Their pair of statement wins over the Lakers to open the season and on Christmas Day somewhat proved what many believed to be true all along: the Clippers are the more complete team than their in-city rivals. I would agree.
While I believe the one-two punch of James and Davis is clearly stronger than Leonard and George, it’s the rest of the equation that plays to the Clippers’ favor. Guard Lou Williams has won the Sixth Man of the Year Award three times, all in recent memory. Montrezl Harrell and Marcus Morris Sr. are two tough enforcers to go through in the paint… IF the opponent can get past Leonard, George and Patrick Beverley on the perimeter. The Clippers’ defense is absolutely stacked.
On paper, they’re also very deep, with 14 players averaging double-digit minutes. Much of that has to do with the load management of Leonard, who has taken 13 games off, and George, who missed 22 games throughout the course of the season. This brings me to my biggest red flag for the Clippers.
The team that got “cheated” most by the shutdown is undoubtedly the Clippers. Their approach and philosophy for winning has been load management, as Rivers has been vocal about. The idea is to rest your stars during the season so that they’re fresh and ready to go for the playoffs. It worked just a season ago as Leonard played only 60 out of 82 games in the 2019 season before being crowned a champion and MVP of the Finals. If it ain’t broke, don’t fix it.
The problem? EVERYBODY and their mother is rested now. With Leonard and George missing so many games, the Clippers missed the boat to gel as a full unit and build team chemistry. Can they do that in the final eight regular-season games before the playoffs commence? Maybe, but who has any clue if Leonard and George will even play all of THOSE?
The bottom line for me is that chemistry is undervalued in this league. Teams like the Lakers, Celtics and even the Rockets were hitting their stride right before the shutdown. We can’t even begin to say the same for the Clippers.
Nonetheless, their star-power and defensive prowess make them fearless contenders once the ball is tipped.
Boston Celtics (43-21, No. 3 in East)
When the Celtics made a run to the Eastern Conference Finals in 2018 with star point guard Kyrie Irving sidelined for the entire playoffs, we knew they had next. A team overflowing with young talent finally turned itself into a championship contender by adding free agent all-star point guard Kemba Walker last summer.
The Celtics have three 20-plus points per game scorers in Walker, Jayson Tatum and Jaylen Brown; Gordon Hayward and Marcus Smart are comfortably in double digits as well. Coach Brad Stevens is also second to none in this league; he’s balanced offensively and defensively and fosters excellent relationships with his players.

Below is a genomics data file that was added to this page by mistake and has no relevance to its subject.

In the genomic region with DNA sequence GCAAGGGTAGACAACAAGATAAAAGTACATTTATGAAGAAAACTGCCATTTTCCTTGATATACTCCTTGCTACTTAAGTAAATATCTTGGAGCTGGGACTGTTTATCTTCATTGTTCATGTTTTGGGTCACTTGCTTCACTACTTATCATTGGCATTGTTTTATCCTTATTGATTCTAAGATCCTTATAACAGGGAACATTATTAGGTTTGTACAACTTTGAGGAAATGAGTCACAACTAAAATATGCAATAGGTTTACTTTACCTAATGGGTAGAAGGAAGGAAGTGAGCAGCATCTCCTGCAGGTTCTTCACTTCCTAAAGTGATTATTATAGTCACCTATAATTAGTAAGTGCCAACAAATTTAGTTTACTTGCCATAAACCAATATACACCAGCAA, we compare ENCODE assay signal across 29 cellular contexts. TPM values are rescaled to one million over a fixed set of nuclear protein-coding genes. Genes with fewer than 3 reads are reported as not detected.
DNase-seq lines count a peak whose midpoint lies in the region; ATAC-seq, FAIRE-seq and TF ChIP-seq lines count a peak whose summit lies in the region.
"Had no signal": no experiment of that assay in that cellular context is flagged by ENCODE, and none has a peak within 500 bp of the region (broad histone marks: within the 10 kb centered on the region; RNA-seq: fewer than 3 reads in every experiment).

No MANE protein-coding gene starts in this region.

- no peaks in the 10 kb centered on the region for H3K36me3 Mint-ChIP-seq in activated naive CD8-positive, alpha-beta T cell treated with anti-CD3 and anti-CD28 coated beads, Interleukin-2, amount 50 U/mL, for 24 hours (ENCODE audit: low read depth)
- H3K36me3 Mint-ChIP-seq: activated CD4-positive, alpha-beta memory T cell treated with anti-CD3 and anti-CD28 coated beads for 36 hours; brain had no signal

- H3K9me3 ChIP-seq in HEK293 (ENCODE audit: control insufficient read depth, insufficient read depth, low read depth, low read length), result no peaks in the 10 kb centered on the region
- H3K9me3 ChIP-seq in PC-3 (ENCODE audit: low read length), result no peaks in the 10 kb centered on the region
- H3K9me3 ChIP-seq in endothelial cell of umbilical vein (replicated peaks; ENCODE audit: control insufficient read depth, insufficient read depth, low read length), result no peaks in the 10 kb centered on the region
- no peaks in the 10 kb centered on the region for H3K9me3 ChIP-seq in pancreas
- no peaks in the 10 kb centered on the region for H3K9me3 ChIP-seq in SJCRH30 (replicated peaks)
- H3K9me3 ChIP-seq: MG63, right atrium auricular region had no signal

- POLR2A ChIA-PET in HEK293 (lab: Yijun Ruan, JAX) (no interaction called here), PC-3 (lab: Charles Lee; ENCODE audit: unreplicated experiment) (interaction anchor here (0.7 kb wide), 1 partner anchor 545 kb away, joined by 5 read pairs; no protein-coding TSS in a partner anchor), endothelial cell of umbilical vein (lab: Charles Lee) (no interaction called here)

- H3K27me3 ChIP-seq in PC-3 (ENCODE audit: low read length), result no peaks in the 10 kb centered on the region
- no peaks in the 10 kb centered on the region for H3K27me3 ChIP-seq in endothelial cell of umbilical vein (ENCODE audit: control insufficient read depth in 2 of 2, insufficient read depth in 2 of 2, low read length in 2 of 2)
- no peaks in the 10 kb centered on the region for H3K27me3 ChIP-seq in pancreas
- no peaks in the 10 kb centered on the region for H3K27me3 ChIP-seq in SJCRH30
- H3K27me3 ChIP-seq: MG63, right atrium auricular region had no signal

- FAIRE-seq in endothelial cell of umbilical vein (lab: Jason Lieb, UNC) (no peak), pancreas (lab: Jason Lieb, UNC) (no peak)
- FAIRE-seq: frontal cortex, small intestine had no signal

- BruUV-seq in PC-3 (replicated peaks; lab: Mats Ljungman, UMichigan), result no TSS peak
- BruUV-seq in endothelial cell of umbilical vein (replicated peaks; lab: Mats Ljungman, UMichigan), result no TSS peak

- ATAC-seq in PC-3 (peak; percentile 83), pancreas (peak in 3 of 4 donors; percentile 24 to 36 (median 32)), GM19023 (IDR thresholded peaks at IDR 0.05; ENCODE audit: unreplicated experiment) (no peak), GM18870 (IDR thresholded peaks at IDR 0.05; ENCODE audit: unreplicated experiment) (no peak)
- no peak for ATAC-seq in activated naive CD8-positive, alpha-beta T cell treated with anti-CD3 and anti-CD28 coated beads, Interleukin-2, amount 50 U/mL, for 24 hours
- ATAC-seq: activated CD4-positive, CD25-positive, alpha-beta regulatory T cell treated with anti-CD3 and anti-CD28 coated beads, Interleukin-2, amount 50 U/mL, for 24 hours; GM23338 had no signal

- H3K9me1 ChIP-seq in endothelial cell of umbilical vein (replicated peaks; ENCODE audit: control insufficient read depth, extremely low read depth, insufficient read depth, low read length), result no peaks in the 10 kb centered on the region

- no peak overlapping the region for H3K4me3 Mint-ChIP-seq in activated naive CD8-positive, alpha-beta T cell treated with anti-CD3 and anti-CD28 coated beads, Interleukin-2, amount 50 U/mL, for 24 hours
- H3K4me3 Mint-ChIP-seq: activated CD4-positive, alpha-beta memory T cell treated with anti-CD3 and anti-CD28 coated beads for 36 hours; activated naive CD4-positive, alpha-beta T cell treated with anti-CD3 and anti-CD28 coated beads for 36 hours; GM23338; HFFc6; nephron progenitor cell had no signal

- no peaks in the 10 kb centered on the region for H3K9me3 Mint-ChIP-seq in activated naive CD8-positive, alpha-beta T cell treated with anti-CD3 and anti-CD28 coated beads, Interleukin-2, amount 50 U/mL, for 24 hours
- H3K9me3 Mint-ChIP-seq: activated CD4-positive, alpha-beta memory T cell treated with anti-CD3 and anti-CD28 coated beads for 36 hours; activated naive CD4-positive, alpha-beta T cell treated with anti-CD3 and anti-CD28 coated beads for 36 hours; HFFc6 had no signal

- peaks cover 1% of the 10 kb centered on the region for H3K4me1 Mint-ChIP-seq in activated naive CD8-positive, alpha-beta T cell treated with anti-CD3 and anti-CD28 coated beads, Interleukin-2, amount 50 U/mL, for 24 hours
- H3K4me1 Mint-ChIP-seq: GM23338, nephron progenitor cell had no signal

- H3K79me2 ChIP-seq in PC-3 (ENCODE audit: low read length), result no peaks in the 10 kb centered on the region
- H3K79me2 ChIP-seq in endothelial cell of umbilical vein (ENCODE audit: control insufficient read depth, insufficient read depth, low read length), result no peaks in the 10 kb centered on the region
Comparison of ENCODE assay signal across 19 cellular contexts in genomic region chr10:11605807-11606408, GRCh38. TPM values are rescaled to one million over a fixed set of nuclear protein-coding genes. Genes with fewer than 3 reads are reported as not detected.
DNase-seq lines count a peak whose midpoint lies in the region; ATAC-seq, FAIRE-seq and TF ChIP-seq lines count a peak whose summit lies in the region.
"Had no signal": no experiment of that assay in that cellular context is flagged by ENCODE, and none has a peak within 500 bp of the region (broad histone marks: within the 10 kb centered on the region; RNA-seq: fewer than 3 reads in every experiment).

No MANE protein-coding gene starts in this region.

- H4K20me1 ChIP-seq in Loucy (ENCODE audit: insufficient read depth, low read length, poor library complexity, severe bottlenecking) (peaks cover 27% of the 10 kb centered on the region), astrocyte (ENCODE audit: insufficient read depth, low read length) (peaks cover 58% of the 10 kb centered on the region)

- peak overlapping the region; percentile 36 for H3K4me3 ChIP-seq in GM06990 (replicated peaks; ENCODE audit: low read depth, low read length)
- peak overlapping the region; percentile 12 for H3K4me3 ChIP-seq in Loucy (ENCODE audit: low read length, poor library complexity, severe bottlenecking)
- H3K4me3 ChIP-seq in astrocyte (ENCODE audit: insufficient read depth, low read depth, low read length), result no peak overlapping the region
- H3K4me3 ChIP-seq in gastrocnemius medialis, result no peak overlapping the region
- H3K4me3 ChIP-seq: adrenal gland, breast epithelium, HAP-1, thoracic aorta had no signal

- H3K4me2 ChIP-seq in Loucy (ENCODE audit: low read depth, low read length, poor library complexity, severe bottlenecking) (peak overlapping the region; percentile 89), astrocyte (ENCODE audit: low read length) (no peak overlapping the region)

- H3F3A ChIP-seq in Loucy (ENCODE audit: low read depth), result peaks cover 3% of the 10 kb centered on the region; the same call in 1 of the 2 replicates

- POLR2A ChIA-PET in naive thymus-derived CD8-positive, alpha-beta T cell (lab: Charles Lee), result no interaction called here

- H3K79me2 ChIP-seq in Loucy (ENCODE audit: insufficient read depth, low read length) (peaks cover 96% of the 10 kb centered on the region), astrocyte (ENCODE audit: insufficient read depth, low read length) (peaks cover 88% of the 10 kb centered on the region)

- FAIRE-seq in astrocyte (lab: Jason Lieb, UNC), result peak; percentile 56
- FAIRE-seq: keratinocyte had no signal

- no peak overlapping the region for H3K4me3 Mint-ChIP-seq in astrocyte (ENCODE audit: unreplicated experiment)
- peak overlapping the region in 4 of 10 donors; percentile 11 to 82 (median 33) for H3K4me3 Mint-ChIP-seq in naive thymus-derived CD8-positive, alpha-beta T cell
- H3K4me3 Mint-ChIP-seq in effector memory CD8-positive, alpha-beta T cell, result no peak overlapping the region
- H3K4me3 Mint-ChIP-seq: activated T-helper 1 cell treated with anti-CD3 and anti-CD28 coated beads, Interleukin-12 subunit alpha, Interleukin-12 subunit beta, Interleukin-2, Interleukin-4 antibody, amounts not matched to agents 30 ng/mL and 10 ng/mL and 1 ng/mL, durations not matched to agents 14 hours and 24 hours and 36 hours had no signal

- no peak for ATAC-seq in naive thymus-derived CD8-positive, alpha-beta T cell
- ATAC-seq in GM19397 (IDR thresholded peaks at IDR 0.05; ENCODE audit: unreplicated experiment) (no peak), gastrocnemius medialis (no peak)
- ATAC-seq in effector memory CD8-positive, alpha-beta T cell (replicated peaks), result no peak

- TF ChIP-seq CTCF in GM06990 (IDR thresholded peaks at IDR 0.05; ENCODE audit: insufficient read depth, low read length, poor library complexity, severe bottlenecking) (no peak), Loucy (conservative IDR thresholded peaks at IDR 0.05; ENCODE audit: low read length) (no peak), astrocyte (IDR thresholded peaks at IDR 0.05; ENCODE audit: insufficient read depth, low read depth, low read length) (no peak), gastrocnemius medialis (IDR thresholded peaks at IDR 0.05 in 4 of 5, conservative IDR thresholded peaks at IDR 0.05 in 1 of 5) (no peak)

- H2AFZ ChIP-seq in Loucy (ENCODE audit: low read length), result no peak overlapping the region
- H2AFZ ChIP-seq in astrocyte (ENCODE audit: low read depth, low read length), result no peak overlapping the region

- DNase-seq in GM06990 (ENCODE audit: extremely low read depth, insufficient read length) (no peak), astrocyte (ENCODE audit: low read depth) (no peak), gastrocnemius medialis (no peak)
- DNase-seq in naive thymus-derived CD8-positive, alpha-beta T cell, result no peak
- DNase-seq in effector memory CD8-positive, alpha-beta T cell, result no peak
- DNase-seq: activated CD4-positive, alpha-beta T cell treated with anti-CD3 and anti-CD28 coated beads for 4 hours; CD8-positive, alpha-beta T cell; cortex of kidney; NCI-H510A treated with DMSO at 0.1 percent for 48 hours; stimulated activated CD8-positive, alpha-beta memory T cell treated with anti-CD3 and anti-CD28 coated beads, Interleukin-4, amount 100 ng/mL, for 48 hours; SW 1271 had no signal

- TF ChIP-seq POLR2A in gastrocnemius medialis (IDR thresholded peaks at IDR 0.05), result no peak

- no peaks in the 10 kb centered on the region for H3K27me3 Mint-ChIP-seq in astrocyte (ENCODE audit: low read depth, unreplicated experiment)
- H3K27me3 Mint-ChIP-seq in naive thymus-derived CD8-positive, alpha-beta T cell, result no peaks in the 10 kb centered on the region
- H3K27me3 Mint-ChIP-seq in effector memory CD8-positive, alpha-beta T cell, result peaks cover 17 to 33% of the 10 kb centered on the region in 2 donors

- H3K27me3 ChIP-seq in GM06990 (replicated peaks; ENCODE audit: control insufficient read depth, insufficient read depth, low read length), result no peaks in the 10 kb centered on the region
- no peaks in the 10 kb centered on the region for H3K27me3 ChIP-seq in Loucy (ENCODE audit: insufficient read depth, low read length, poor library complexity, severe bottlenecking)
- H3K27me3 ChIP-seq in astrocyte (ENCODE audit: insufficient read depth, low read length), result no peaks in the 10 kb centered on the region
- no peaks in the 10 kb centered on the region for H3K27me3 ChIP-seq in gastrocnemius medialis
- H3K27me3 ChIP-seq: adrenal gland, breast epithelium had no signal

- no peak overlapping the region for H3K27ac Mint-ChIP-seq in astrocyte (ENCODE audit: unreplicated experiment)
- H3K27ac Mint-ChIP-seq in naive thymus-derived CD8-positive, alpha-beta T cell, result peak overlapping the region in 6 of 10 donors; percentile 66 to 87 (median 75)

One problem for the Celtics is that all of their exceptional scorers usually carry ALL of the load, which puts them at 11th in the league in points per game. Obviously, that isn’t bad at all, but it’s the lowest of the contenders on this list.
Another glaring hole for the Celtics is their lack of a post presence. And actually, “glaring hole” and “lack of” might be an understatement. Daniel Theis is the starting center, and despite 9.3 points and 6.6 rebounds per game, he isn’t versatile. He struggles when stepping out of the paint, shooting just 32.1% from 3-point range. He is, however, a solid rim protector and defensive enforcer down low.
His counterpart at the position off the bench, Enes Kanter, is the opposite. Kanter struggles on the defensive end and adds a bit more versatility on offense, though still not from 3-point range.
The bottom line for the Celtics is they have concerns in the post. Their abundance of bucket-getters could compensate for that in some matchups — maybe even more matchups than not — but it’s hard to see the Celtics having their way with the likes of Joel Embiid of the Philadelphia 76ers, Anthony Davis of the Lakers and even Nikola Jokic of the Denver Nuggets.
Again, if Walker, Tatum and Brown do all the heavy lifting, it might not matter.
Houston Rockets (40-24, No. 6 in West)
Yes, I believe the Rockets have a legitimate shot to win this thing.
Maybe on the surface level it seems foolish, seeing that they’re not a top team in the Western Conference. Add the fact that they’ve gloriously (or not so) flamed out in the playoffs every single year since James Harden entered his prime, and maybe I’m an idiot.
But this year, the difference is Russell Westbrook.
Together, Harden and Westbrook are averaging 61.9 points per game by themselves. That’s over half of the entire TEAM’s scoring average of 118.1 points per game, which is good enough for second in the league this season behind only Milwaukee. Translation: those two dudes can put up some buckets. Add their combined 14.4 assists and 14.4 rebounds per game, and you’ve got two exceptional stat-sheet stuffers in the same backcourt.
Another feather in Houston’s cap is the time off. I mentioned Harden’s flameouts in the playoffs, and that almost always has to do with regular-season fatigue; he just runs out of gas. It’s as simple as that. Assuming he has kept in shape over quarantine, that won’t be the case this postseason, and he’s got his buddy Westbrook as his right-hand man instead of the passive-aggressive Chris Paul.
My concerns with the Rockets are almost identical to those of the Celtics, as the Rockets dealt away big man Clint Capela at the deadline and now start 6-foot-7 Robert Covington at center. The difference is the Rockets’ “center” can score much more effectively (Covington averages nearly 13 points per game), and their top two players are clearly better than the Celtics’ top two.
If I can do the mental gymnastics to believe that Kemba Walker, Jayson Tatum and Jaylen Brown can lead a team to a championship, then who am I to say Harden and Westbrook (the only two MVPs of all five players mentioned here) can’t do the same?
Maybe it’s a long shot. Maybe. But to be completely boring here and state the obvious, the name of the game is to score more points than the other team. I could see the Rockets getting borderline manhandled in the paint against a LeBron James or Kawhi Leonard, but I could also see Harden and Westbrook turning around and trading twos for threes.
We shall see. Don’t count out H-Town.
Trent Balley is the sports editor and men’s basketball beat reporter for Impact 89FM WDBM. Follow him on Twitter at @TrentBalley.